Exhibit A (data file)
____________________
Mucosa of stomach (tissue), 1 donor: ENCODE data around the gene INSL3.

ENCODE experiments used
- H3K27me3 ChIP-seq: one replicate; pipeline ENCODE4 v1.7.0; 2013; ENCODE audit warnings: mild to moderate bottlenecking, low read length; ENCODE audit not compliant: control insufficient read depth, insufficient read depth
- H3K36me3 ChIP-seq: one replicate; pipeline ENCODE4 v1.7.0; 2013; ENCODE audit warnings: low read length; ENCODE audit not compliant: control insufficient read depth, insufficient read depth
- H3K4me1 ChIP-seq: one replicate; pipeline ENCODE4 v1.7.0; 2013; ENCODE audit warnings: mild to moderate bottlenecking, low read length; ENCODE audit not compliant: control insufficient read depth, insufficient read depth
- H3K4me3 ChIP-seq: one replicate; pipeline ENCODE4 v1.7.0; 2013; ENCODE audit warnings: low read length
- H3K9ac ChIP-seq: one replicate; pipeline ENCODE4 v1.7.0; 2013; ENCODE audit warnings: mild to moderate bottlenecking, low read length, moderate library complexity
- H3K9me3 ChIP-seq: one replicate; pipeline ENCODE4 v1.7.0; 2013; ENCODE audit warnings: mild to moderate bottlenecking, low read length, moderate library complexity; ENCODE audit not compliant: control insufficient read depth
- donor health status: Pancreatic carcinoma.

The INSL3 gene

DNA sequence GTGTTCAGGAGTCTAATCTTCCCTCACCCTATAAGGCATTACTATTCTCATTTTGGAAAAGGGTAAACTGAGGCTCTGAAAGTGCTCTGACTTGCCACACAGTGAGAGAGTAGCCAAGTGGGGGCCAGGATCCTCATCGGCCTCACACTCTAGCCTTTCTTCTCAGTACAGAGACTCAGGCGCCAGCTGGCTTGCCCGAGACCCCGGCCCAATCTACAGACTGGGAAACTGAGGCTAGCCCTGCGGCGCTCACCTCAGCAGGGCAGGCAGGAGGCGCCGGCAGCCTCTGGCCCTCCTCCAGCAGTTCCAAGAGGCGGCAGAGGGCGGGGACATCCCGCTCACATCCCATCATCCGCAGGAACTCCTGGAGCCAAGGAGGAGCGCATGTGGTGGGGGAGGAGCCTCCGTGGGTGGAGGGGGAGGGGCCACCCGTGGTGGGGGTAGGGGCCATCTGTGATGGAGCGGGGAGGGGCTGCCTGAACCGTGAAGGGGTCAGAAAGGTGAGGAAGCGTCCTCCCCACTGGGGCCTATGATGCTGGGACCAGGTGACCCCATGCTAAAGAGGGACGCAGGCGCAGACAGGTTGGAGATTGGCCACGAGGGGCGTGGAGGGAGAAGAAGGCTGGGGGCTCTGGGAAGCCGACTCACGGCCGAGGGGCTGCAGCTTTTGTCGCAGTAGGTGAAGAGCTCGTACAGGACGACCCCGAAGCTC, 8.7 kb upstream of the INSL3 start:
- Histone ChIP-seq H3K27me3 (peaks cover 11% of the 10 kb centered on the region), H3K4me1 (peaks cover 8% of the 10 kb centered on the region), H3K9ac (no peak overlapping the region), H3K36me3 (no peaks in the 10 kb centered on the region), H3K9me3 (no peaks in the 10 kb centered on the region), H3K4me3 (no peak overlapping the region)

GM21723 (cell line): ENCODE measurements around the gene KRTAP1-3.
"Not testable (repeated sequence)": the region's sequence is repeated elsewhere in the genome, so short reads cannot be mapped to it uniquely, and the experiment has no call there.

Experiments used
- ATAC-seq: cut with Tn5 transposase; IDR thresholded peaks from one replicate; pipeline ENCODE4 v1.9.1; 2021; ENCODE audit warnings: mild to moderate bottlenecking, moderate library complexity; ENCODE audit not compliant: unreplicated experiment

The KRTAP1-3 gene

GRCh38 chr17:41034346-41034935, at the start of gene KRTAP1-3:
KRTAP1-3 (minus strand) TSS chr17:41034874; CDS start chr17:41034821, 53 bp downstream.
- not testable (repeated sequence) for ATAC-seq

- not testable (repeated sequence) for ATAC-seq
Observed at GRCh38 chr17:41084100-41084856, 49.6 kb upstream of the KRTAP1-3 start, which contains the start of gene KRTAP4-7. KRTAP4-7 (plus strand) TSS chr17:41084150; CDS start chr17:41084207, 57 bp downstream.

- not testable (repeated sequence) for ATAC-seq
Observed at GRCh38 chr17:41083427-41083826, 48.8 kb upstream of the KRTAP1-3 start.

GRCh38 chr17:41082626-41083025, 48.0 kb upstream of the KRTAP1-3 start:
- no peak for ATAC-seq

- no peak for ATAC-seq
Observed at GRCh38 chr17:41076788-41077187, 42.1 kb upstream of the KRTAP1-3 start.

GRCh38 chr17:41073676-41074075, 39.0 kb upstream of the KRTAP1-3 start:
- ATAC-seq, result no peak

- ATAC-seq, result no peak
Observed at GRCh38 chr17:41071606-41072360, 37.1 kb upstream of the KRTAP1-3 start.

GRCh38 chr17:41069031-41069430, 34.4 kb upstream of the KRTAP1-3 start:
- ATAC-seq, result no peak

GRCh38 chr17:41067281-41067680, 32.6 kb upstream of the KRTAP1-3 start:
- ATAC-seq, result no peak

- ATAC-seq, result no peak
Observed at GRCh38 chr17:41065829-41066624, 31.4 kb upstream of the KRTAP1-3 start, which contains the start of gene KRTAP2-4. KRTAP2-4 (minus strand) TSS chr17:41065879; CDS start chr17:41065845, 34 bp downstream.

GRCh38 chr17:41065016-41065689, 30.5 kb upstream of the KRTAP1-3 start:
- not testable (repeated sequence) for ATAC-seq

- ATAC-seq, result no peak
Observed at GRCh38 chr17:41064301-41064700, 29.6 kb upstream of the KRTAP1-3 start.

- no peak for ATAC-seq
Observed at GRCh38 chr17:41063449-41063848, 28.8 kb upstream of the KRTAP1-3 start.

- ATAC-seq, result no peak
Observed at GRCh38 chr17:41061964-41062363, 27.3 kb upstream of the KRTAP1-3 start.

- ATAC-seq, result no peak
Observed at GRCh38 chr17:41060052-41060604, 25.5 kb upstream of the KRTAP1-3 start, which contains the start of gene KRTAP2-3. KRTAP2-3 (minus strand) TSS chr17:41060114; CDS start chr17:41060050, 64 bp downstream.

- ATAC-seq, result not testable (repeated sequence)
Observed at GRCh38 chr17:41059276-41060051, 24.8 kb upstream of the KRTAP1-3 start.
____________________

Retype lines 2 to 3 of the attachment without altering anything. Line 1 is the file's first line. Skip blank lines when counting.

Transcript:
ENCODE experiments used
- H3K27me3 ChIP-seq: one replicate; pipeline ENCODE4 v1.7.0; 2013; ENCODE audit warnings: mild to moderate bottlenecking, low read length; ENCODE audit not compliant: control insufficient read depth, insufficient read depth